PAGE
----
The relationship between NASP, CASP, and the CASP affiliates is much like the relationship that exists between the National Educators Association (NEA), California Teachers Association (CTA), and your local district affiliates of CTA. Leadership, professional development, and legislative issues that are of mutual interest flow seamlessly between the national, state, and local levels.
A small bit of trivia, in 1961 Dr. Milt Wilson, CASPP’s newsletter editor, used part NEA’s logo (a small school house) as CASPP’s first logo!
The mission and goal of CASP is to secure and sustain programs that support the profession of school psychology by providing for the educational and professional needs of school psychologists, advancing public awareness about the contributions of school psychologists, and enabling individual school psychologists to function effectively in the schools and communities in which they serve.
In order to further the purposes of the association as stated in the constitution and by-laws, CASP encourages its members to form local associations throughout the state. CASP encourages its members to join the CASP affiliates whose boundaries include the location of a member’s place of employment. The affiliate structure (leadership and professional development activities) is the backbone of the state association. Presently there are fifteen chartered CASP affiliates in the state.
For much of the early period of CASP (1960-1990) the affiliate that represented Riverside’s interests was known as South-East Counties School Psychologists Association (SECSPA). SECSPA encompassed a huge geographic area–basically encompassing all of the area east of Pomona, including all of Riverside and San Bernardino counties!
SECSPA hosted monthly dinner meetings at Griswold’s restaurant, Redlands, and sponsored numerous workshops at Loma Linda University, UCR, and the San Bernardino County Office of Education.
As the number of school psychologists increased during the 1980’s in Riverside, it soon became apparent that SECSPA’s geographic boundaries were too large to meet the needs of the quickly growing I 215 corridor (Moreno Valley, Temecula, Murrieta, Perris, et al.) In 1991 a group of school psychologists from the Temecula, Hemet, and Lake Elsinore area approached CASP to propose the formation of a new affiliate that would meet the growing needs of school psychologists within the rapidly expanding districts located in the south-west areas of Riverside County.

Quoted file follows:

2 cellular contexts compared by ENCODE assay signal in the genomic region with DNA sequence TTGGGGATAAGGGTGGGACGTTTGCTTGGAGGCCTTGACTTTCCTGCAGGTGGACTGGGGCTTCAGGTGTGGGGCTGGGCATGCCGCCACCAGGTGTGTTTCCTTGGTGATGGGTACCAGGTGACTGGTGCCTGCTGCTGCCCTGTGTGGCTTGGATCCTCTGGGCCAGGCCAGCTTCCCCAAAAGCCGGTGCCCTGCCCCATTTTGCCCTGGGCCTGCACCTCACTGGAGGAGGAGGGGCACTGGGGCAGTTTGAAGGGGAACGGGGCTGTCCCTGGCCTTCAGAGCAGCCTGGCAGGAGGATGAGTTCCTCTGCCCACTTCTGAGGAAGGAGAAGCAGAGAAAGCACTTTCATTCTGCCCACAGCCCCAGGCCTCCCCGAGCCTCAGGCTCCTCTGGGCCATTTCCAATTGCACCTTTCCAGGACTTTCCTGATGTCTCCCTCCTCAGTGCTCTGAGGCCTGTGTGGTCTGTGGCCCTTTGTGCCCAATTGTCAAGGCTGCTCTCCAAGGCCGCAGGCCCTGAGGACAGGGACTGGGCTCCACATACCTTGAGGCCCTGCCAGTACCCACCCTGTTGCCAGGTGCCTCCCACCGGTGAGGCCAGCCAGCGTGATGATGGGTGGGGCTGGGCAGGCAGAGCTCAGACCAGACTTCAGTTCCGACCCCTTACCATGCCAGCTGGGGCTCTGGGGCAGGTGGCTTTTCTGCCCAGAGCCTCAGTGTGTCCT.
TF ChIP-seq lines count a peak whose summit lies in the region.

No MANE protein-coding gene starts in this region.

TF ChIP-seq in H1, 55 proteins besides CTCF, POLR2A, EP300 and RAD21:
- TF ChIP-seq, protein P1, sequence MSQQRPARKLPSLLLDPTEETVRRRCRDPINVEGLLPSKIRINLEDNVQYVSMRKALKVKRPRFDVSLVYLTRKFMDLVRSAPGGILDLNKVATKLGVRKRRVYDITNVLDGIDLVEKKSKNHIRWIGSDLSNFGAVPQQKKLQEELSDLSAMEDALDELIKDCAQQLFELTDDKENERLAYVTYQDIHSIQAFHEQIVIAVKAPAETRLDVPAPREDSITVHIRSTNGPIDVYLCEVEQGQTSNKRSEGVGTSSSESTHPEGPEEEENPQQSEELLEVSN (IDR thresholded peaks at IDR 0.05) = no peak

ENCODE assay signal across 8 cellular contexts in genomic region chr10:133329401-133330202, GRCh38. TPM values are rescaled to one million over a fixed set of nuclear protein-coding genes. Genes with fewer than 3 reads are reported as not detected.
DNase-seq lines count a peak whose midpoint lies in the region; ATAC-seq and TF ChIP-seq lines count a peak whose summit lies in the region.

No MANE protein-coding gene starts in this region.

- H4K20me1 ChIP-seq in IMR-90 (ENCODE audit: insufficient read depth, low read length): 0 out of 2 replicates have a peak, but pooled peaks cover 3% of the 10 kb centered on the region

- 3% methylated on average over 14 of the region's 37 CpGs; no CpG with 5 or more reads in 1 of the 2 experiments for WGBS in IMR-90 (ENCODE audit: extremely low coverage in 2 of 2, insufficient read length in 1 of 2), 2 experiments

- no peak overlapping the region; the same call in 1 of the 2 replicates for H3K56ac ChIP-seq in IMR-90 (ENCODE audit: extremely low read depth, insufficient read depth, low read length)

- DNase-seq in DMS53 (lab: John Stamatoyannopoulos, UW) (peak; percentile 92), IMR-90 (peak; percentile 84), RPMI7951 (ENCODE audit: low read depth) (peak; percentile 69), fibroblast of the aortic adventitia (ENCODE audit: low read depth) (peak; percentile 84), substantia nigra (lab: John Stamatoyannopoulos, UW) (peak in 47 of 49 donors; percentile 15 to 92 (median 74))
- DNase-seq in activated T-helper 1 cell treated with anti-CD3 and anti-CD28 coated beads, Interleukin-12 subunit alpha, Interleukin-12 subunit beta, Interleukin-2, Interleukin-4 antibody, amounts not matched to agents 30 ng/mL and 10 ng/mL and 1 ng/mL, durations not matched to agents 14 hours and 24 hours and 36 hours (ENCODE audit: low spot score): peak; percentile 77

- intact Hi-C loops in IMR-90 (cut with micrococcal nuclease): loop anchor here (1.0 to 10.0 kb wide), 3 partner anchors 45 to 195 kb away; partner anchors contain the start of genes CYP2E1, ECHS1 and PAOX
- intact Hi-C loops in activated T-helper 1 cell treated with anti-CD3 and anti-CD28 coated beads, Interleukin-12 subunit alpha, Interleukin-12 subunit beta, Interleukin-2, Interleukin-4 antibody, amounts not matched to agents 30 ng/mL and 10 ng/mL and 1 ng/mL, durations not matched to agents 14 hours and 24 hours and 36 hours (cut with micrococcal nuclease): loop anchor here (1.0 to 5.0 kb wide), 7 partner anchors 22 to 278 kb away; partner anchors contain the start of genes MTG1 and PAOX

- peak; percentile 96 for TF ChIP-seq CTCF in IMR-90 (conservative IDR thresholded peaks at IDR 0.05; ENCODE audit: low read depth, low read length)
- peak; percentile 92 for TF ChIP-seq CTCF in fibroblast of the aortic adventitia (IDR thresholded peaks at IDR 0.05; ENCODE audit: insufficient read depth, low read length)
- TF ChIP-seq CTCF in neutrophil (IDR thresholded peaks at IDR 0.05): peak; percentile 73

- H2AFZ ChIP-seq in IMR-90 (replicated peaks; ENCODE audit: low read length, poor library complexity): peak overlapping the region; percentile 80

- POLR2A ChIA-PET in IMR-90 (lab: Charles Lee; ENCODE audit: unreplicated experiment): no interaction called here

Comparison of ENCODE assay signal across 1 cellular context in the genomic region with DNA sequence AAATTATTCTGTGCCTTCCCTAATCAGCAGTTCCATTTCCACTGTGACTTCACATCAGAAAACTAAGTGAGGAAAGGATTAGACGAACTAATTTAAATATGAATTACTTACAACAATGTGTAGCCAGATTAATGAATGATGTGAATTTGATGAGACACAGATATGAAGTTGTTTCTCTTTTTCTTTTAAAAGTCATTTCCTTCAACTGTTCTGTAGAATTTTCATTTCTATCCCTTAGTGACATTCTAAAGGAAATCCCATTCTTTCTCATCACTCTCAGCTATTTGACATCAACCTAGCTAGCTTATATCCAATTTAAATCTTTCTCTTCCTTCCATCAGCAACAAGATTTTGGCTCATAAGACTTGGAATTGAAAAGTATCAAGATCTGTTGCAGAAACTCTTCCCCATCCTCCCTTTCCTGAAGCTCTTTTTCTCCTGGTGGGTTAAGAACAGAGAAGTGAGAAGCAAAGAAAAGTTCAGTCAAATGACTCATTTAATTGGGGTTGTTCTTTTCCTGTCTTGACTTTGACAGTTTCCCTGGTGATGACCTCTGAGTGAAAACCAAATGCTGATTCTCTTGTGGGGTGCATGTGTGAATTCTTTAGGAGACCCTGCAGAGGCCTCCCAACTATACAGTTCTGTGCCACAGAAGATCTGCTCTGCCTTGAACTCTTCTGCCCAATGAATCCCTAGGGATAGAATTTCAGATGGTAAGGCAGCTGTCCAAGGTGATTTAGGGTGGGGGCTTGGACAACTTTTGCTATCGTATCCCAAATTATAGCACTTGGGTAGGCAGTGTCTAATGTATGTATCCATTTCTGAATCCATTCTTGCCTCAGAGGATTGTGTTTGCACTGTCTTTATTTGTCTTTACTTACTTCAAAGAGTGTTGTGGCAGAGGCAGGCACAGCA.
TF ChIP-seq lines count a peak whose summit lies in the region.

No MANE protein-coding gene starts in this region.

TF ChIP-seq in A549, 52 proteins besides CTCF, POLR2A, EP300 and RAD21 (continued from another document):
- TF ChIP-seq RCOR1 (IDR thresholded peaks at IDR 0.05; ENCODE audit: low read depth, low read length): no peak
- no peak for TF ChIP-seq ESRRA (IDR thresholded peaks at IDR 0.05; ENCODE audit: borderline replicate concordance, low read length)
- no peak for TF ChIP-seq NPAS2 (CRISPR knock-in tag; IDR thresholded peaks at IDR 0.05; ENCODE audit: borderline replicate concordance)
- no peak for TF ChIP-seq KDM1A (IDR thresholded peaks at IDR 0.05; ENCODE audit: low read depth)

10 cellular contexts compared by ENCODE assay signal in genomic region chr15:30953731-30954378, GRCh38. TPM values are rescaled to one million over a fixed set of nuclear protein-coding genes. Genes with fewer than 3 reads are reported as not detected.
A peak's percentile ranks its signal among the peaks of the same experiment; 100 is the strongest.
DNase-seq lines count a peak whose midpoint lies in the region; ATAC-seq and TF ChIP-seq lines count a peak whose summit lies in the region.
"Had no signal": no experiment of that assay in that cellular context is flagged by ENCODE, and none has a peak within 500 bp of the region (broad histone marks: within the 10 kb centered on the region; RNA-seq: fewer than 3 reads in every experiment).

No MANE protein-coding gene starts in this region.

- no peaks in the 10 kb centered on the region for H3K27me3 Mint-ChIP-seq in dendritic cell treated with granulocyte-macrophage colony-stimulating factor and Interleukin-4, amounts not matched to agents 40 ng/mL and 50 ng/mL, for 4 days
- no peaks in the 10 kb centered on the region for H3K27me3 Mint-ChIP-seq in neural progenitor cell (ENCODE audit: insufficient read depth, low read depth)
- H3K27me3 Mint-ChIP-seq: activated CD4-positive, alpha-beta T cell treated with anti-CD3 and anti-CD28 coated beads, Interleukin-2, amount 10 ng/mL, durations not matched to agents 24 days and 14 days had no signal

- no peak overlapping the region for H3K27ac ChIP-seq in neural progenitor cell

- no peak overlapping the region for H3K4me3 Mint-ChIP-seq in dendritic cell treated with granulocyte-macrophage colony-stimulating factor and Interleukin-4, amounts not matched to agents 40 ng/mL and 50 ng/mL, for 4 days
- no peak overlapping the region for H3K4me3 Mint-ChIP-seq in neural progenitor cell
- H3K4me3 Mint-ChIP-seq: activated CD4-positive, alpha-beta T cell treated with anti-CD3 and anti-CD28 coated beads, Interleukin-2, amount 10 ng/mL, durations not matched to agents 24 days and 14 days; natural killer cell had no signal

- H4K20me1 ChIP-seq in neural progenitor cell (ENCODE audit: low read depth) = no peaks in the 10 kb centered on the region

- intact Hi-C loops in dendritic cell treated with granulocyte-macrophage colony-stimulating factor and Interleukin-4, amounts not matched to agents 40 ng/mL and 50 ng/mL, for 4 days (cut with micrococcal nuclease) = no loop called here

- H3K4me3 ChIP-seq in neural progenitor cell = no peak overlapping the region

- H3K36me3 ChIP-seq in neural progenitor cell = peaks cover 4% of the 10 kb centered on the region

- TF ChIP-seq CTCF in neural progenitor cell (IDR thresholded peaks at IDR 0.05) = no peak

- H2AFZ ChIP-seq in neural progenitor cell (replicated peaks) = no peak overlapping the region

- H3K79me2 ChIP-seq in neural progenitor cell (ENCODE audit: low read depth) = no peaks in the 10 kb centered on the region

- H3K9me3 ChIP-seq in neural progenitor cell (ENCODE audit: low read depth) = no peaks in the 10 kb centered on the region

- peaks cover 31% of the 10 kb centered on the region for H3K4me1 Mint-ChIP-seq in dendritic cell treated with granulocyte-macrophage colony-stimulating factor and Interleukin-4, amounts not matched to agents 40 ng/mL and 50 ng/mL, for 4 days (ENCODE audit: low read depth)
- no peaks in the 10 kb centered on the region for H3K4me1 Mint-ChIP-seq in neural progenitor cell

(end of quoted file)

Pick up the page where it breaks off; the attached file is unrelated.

Following numerous meetings, members drafted a constitution, chose a name, and applied to CASP in 1991 to form a new affiliate known as the Riverside Association of School Psychologists (RASP). Then secretary/treasurer of SECSPA Mike Hendrick followed legal and procedural processes to “close-down” SECSPA. He transferred remaining funds to the newly established affiliate RASP, and he continued performing the responsibilities as treasurer for the new affiliate.
Early leadership of RASP was provided by a number of school psychologists from Riverside. Margaret Burgess (Sedore) was RASP’s first president, followed by a number of highly involved members.
RASP is a active CASP affiliate and now has a twenty-year history of providing continuing professional development for local school psychologists. In addition, the affiliate hosted CASP’s state conventions in 2005 and 2009. The 2005 convention was one of CASP’s most successful and financially prosperous conventions.
Glenn P. Schumacher